As anyone worth their salt working in advertising will tell you, the secret to selling is to make an emotional connection. If you offer a lifestyle, fashion, or aspirational purchase, you’re not selling a product—you’re selling a feeling.
KISKA understands that like few other industrial-design studios, which made it the perfect choice to bring back and update the iconic Silverpilen (Silver Arrow) motorcycle. As the designer for KTM (owner of the Husqvarna brand that built the Silverpilen), KISKA took inspiration from the original 1955 machine to create two gorgeous new models, the SVARTPILEN (Black Arrow) and VITPILEN (White Arrow).
And as design lead Craig Dent explains, the common language is emotion. “If the products we make don’t provoke an emotional response in the customers, we’re not doing a good job,” he says from the company’s Austrian office. (KISKA also has locations in Germany, the United States, and China, employing more than 230 designers.)
To design provocatively, Dent and his team of designers also look far beyond the object in front of them. As a result, the SVARTPILEN and VITPILEN richly illustrate KISKA’s process of designing the entire experience and brand behind the product.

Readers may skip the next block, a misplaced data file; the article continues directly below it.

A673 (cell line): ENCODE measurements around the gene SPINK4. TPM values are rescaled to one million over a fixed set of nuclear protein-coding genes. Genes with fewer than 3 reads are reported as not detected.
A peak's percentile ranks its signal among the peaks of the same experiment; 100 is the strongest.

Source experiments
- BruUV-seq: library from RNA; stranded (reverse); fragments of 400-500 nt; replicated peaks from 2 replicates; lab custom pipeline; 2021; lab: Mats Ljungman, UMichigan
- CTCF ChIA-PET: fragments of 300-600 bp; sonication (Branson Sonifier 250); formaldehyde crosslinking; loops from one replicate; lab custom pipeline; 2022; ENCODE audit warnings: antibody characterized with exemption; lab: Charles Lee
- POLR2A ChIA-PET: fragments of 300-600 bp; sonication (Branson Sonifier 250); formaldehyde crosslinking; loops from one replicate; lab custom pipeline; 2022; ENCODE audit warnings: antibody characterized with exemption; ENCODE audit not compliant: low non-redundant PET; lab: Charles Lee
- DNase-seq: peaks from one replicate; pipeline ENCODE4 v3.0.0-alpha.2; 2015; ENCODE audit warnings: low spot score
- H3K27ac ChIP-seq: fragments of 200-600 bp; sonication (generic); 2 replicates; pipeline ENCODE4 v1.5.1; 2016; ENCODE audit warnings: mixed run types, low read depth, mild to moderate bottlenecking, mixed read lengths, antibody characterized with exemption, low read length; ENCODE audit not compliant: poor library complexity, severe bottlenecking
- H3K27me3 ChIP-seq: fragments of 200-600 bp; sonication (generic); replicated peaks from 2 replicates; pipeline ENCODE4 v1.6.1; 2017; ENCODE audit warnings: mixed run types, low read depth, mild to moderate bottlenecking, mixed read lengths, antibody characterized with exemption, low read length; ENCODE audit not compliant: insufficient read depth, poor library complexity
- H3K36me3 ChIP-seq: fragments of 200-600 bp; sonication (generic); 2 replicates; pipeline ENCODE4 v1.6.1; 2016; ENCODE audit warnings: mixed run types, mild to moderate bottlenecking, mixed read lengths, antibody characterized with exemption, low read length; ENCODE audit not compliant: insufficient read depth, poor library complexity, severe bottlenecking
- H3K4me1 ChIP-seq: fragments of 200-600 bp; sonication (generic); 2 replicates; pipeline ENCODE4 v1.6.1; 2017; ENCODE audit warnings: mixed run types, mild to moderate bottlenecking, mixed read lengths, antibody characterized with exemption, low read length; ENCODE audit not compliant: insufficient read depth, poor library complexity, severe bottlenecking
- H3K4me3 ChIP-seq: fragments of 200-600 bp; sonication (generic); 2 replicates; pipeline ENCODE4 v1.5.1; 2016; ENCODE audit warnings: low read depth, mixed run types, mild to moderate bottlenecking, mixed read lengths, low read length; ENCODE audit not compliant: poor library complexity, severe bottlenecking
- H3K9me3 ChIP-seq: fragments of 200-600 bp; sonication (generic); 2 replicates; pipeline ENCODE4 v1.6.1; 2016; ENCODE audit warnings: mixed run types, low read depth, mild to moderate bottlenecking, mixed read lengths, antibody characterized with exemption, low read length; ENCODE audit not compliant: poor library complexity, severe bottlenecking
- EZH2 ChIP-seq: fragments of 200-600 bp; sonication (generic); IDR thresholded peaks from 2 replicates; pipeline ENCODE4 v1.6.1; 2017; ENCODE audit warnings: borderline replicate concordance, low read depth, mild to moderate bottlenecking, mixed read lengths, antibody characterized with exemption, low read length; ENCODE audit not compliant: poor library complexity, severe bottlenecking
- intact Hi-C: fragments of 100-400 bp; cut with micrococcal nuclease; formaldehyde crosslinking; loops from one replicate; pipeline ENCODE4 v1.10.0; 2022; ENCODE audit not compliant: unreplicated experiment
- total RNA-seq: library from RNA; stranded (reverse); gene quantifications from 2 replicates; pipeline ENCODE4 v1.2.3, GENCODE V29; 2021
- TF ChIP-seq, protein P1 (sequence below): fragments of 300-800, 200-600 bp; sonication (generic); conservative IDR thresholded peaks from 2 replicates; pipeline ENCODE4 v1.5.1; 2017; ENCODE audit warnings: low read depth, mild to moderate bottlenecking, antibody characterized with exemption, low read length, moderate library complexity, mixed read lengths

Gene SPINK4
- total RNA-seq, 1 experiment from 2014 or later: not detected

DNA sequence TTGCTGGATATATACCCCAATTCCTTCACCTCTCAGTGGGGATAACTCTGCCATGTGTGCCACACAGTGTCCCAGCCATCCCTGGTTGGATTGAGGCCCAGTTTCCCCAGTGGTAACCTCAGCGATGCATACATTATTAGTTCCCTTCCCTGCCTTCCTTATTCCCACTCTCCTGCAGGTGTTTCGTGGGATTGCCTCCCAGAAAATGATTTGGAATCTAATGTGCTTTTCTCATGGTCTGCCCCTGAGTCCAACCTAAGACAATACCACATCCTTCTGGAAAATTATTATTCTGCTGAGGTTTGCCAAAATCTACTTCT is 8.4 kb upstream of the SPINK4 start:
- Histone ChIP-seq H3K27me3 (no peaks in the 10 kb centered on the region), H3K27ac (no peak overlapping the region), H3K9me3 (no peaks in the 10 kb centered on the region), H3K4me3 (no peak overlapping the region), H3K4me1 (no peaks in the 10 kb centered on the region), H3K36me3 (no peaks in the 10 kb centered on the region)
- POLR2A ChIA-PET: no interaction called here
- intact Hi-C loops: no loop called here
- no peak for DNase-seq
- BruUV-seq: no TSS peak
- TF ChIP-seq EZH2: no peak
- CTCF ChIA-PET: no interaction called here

“It’s one big story; it’s how everything comes together,” Dent says. “Our vision for all our clients is to offer them exactly that, not just to receive a briefing about a product they want in their lineup. We’re much too curious about their brand to do that, and most of the time, we find ourselves jumping in deep and analyzing and questioning everything they stand for.”
Reaching From the Trenches to the Stars
So how do you remain a starry-eyed dreamer when the economic or practical realities—like a looming presentation deadline or the race to make a beautiful part that works well—come crashing in?
“You’ve perfectly summed up our everyday work,” Dent says about the challenge of retaining a big-picture view. “My responsibility is to stay tuned out from the nitty-gritty, from the details. So even though our teams are working on the actual nuts and bolts, we ask, ‘Is this still going along with the vision we have for that brand? Are the solutions the engineering team’s coming out with still playing to the emotional design?’ If we were sitting on the doorstep of the KTM engineers and could just say ‘hi’ every day, we’d lose sight of the emotional response we want to create and fall straight into ‘Okay, that’s the easiest solution, let’s just go with it.’ Having distance gives us a zoomed-out approach.”
The Past, Today
What made the Silverpilen the one to bring back? The ’50s and ’60s were something of a heyday for Husqvarna. In later years, the brand passed from owner to owner, none of whom looked after it very well. But in those days, it was the epitome of cool, winning motocross races worldwide and transporting Steve McQueen in The Great Escape, making the coolest movie star on the planet even cooler.